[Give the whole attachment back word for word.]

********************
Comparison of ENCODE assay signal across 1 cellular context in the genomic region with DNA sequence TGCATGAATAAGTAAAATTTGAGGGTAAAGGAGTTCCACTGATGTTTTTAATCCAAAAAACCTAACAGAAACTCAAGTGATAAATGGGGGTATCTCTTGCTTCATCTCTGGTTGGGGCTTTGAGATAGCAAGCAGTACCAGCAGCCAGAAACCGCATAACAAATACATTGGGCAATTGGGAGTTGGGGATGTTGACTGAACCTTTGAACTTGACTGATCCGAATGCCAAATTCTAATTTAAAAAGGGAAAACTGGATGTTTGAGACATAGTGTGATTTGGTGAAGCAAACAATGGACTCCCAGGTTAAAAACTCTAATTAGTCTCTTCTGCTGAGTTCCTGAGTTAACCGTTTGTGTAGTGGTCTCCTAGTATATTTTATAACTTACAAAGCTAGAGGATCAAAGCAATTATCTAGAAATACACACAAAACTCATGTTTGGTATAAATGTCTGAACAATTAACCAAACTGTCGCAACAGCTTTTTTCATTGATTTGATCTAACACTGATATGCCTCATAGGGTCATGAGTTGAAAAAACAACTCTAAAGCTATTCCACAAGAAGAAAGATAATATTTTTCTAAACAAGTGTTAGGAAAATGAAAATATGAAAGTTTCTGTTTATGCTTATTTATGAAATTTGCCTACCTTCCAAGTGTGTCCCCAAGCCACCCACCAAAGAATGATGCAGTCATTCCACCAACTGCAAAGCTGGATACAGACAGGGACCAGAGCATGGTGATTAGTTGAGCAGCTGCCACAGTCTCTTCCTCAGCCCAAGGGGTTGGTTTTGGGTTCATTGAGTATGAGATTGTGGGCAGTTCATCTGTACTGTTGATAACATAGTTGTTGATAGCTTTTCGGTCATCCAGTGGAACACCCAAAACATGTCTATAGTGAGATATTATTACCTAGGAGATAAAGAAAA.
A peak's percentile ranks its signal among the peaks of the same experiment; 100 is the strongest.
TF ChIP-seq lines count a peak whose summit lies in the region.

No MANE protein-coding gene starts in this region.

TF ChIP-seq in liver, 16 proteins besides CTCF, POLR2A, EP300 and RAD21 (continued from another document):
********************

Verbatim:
Comparison of ENCODE assay signal across 1 cellular context in the genomic region with DNA sequence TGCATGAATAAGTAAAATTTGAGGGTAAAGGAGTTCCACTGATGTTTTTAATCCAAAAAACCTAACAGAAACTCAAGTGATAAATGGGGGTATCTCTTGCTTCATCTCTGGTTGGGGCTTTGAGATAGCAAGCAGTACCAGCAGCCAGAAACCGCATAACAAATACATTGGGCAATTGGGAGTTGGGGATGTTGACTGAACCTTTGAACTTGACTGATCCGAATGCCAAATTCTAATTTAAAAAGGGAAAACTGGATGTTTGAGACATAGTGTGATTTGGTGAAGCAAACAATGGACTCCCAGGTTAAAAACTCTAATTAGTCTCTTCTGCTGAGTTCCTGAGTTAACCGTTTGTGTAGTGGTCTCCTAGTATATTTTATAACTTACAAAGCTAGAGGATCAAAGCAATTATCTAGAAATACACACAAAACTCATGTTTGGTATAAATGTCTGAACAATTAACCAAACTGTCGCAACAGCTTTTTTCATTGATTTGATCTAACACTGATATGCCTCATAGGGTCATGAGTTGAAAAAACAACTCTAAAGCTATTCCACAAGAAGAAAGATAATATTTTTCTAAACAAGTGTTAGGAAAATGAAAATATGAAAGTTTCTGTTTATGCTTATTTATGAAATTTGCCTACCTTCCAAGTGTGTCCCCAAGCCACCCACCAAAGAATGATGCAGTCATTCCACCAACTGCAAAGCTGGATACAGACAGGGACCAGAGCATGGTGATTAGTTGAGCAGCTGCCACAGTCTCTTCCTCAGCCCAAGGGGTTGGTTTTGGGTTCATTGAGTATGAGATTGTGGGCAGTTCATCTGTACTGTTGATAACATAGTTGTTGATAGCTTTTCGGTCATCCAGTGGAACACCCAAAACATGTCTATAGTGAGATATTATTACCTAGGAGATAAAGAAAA.
A peak's percentile ranks its signal among the peaks of the same experiment; 100 is the strongest.
TF ChIP-seq lines count a peak whose summit lies in the region.

No MANE protein-coding gene starts in this region.

TF ChIP-seq in liver, 16 proteins besides CTCF, POLR2A, EP300 and RAD21 (continued from another document):